City Council elections take place next Thursday, with most Oxford students voting in the Carfax, Holywell and North wards. Four current Oxford students are standing in these wards, with two candidates representing the Conservative Party, and the others representing the Labour and Liberal Democrat parties respectively. Many of these students have latched onto similar movements and policy proposals, with particular concern being shown for Oxford’s homelessness problem and rising living costs in the city.
“I was motivated to stand for council when I saw the news that Labour had ignored petitions and protests and decided to impose a fine of up to £1,000 on homeless people”, said second year Classicist and Liberal Democratic candidate for Carfax, Harry Samuels.
The other Liberal Democrat, running in Holywell, voiced similar concerns. “I got involved because I have been exceptionally frustrated by how little the council engages with students. If elected, I will fight to repeal Labour’s up-to-£1,000 fine on the homeless” said Wadham graduate Andy McKay.
Hustings for the City Council elections happened at Magdalen on Wednesday evening. At various points in the hustings for the Carfax position, the debate became heated as some accused the Labour candidate and incumbent, Alex Hollingsworth, of criminalising homelessness. In response, Hollingsworth and others pointed out the Government’s role in decreasing funding for the homeless.
The other issue brought up was rent across the city. Candidates from both the Conservative and Liberal Democrat parties criticised the current leadership for freezing student housing, which they said was driving up rents for everyone.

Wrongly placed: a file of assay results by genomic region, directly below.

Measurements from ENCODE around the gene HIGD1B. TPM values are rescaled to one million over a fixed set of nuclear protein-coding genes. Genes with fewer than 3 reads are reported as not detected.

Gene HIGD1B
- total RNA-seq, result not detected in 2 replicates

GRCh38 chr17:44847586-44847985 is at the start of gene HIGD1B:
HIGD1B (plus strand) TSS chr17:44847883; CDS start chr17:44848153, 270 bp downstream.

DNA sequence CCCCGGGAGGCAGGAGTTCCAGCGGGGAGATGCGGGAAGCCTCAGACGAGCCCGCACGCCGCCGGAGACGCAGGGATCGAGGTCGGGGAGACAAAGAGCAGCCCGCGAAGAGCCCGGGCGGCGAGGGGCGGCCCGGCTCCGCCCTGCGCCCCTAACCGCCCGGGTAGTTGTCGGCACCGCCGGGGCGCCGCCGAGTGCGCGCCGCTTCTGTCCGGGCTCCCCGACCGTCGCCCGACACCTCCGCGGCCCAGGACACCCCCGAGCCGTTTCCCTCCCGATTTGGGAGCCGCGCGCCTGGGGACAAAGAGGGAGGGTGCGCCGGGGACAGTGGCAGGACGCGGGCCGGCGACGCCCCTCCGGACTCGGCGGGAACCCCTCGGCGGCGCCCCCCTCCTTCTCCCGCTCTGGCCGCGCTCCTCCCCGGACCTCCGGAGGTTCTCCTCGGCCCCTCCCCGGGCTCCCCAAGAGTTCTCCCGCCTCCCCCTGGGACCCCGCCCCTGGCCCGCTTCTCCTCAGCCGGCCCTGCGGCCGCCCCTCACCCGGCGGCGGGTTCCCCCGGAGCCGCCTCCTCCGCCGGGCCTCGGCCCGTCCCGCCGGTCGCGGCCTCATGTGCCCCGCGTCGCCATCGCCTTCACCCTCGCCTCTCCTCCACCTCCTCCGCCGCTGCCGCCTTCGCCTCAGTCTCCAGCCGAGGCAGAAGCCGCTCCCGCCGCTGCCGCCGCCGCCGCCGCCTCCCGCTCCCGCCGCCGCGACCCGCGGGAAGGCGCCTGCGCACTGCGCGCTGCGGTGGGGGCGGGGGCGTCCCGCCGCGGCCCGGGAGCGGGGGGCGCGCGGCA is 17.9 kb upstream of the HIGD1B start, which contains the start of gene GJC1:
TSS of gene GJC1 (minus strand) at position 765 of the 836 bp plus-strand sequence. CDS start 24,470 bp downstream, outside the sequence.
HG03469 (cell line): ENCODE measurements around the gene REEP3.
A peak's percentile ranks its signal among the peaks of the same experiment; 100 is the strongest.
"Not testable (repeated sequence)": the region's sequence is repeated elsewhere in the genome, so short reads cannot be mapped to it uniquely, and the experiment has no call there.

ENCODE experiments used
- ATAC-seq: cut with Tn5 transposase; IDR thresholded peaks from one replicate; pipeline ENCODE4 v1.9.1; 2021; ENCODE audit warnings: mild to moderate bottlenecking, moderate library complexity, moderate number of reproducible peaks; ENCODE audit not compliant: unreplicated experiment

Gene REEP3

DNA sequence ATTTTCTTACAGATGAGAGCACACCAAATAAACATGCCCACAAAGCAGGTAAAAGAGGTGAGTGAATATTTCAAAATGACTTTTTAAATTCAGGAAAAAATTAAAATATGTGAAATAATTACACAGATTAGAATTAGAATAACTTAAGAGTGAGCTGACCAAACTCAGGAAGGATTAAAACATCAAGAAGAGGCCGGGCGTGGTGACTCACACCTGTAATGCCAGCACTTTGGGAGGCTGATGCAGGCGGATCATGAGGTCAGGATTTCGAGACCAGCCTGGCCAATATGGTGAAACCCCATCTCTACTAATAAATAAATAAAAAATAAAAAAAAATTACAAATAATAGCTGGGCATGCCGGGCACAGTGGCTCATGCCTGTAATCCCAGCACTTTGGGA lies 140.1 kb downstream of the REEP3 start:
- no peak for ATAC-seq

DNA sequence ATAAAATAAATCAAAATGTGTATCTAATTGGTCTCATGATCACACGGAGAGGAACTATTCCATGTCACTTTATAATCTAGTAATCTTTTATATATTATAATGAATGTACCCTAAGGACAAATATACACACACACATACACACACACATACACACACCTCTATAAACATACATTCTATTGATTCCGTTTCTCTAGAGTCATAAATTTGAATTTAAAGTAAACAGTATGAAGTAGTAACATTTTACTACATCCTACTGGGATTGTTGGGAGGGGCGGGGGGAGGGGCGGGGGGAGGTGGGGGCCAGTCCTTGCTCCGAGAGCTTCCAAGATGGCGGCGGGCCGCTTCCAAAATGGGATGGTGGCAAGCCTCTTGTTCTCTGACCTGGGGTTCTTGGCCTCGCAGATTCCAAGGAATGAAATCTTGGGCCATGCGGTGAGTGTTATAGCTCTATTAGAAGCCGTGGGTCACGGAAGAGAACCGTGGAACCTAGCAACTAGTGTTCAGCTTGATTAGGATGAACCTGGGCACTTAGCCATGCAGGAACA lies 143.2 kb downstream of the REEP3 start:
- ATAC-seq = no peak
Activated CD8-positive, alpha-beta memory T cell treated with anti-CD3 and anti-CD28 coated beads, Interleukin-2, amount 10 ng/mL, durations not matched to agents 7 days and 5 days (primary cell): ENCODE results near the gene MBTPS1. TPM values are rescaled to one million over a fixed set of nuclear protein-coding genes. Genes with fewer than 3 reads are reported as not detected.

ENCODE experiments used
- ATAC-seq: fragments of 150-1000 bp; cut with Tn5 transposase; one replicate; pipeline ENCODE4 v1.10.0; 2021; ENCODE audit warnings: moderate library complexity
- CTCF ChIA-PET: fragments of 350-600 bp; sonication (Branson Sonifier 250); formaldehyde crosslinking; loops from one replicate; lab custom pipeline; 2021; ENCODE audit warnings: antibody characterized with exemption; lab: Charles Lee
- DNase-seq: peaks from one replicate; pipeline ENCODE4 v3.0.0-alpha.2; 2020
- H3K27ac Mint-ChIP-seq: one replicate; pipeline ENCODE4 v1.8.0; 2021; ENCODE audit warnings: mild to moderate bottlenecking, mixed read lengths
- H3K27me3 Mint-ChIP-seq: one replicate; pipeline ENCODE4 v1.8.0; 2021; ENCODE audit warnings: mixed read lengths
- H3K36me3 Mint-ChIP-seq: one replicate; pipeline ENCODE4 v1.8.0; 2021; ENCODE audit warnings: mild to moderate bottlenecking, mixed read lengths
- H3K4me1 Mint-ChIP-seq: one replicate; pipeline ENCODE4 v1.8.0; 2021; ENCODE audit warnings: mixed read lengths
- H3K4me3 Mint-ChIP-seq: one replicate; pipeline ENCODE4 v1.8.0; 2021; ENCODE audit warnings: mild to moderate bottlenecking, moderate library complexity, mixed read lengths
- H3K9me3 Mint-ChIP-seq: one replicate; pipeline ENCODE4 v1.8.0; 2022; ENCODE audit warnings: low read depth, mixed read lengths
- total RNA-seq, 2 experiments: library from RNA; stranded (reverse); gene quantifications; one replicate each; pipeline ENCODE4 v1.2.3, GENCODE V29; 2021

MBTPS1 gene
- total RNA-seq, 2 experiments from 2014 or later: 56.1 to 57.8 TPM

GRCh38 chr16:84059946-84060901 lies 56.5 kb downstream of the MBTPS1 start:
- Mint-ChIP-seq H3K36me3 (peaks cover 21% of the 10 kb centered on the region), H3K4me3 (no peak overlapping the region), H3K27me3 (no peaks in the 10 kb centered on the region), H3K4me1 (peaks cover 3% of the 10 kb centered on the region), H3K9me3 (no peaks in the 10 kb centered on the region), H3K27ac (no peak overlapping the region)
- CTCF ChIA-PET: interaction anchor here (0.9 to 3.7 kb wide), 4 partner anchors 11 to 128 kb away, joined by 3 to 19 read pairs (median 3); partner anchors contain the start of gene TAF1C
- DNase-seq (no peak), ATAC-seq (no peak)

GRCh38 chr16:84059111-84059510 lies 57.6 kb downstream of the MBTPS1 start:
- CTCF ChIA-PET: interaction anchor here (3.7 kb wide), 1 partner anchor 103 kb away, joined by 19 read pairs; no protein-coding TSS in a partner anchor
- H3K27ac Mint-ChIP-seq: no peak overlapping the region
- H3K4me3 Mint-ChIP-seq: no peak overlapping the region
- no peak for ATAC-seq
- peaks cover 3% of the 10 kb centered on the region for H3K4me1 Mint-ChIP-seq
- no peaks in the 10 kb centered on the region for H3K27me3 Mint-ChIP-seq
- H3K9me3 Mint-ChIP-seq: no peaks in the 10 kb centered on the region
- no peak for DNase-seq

Among the candidates, there was concern over the motive of students running for the City Council. However, the students claim that they have no interest in a further political career. Indeed, McKay for one maintains that this is the only election that he would ever enter.
“I do think that the City Council needs more student voices on it, given how many residents of the city are students.”
For the rest, their status as students is irrelevant to their goal of improving the city. “Students give so much to our community and Oxford would not be a great University, or a great City, without them. For that reason alone, I think it is only fair that some students should serve on our City Council,” Walker said.
Conservative candidate and St. Catz first-year Alex Curtis claims his candidacy is about principles. “The fact that I am a student is irrelevant to my desire to correct that, though I do think that the City Council needs more student voices on it, given how many residents of the city are students.”
Even non-student candidate Fiona Joines, of the Green Party, thinks it’s great to have students running. “Students are obviously a real asset to the city and I want to work with them on issues that care about too such as the rise in homelessness in the city and the lack of support being offered currently to refugees”, she said.